In this session, NMA instructor Iliya Mirochnik will paint a monochromatic portrait in photoshop, using only a soft round brush. He will show you how to complete the artwork while achieving the parameters of this week. You will learn to build upon your skills in digital painting and constructing the figure. You will also study other students’ common mistakes as Iliya critiques their submitted work.
Join Iliya Mirochnik each Saturday for our weekly Digital Figure Painting interactive stream, where he teaches you his approach to digital figure painting. Each week provides a different set of limitations. Iliya will demonstrate the assignments, answer questions, and critique students’ work submitted through the New Masters Academy Discord channel. This event is free, but you must RSVP to attend: https://live.nma.art/digital-figure-painting/
To view the full Friday Figure Drawing archive, click here.
Great mention of Clip Studio Paint in the tutorial. Just wanted to say as a portrait artist that does dry media portraits and digital portraits – Photoshop: I am not a fan of photoshop for attempting fine art for many reasons. I think you should know photoshop but as an artist you need to use a tool created for art, and to me that at the moment brings me to Clip Studio Paint. I wish academia would get behind it a bit more.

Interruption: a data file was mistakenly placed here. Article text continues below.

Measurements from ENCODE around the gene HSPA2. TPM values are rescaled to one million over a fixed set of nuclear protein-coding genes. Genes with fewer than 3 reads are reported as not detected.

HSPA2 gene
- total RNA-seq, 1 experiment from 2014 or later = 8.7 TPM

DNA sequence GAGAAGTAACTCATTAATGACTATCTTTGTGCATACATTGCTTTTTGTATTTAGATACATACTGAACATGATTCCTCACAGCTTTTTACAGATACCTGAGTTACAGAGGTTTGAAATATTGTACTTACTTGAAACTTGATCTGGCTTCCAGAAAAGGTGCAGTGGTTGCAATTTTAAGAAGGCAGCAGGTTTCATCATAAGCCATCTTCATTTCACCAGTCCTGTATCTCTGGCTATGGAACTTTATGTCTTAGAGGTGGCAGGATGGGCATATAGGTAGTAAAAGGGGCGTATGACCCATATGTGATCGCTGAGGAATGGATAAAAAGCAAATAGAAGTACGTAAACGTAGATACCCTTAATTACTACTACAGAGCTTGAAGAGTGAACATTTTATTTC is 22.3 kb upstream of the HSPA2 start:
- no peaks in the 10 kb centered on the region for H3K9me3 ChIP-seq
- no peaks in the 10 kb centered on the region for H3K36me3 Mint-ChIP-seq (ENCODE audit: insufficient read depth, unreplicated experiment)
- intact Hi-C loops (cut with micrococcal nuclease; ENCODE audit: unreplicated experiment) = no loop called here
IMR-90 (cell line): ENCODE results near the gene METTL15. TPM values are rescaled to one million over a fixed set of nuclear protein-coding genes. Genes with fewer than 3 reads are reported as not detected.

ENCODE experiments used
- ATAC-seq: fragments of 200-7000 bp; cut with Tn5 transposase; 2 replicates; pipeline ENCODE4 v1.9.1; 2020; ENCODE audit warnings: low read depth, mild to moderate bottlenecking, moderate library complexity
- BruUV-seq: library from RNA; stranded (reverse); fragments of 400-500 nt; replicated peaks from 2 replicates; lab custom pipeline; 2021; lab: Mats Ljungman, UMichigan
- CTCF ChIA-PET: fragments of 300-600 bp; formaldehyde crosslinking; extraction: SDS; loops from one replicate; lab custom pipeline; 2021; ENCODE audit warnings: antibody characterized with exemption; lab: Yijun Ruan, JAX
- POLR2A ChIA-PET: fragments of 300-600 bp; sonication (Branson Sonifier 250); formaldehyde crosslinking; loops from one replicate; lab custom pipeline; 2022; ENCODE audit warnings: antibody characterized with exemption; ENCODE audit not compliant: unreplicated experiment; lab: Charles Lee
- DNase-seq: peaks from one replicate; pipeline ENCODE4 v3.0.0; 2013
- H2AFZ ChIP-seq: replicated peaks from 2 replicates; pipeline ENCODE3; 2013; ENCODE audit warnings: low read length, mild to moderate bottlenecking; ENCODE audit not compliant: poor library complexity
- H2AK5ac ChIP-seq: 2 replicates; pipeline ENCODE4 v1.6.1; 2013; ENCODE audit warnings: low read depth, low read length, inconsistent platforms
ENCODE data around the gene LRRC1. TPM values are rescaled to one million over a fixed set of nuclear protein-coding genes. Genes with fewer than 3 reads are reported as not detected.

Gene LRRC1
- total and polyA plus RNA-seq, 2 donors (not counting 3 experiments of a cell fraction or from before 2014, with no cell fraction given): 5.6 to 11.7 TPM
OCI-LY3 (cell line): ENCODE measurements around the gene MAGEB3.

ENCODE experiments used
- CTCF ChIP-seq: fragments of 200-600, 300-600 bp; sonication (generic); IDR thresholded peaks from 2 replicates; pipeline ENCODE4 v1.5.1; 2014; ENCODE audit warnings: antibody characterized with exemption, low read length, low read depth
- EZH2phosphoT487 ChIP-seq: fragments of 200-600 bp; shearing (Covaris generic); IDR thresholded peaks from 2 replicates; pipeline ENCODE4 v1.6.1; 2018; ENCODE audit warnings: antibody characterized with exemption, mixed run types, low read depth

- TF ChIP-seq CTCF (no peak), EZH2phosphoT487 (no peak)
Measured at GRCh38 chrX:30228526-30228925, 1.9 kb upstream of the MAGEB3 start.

So many many reasons for wanting to mention this. I love Procreate on the iPad, but when I got a 32″ Wacom Cintique tablet, was forced to learn another app because Procreate is iPad only. This led me to go the distance with Photoshop and Clip Studio Paint. I now prefer Clip Studio Paint for many reasons. The iPad product for Photoshop is a joke – nothing like the real photoshop on desktop.
This might be one of my favorite digital portrait tutorials I have seen yet. I really appreciate that he chose to do a monochromatic portrait, and to do so with a single brush. Worth noting that the “soft brush” he is using actually does appear to have a slight variance with pen pressure on opacity, and possibly even size (just slightly). I also like the approach of getting tone down first, and getting a rough shape even with just soft edges of the entire form to start, keeping a tonal balance across the canvas right at the beginning.
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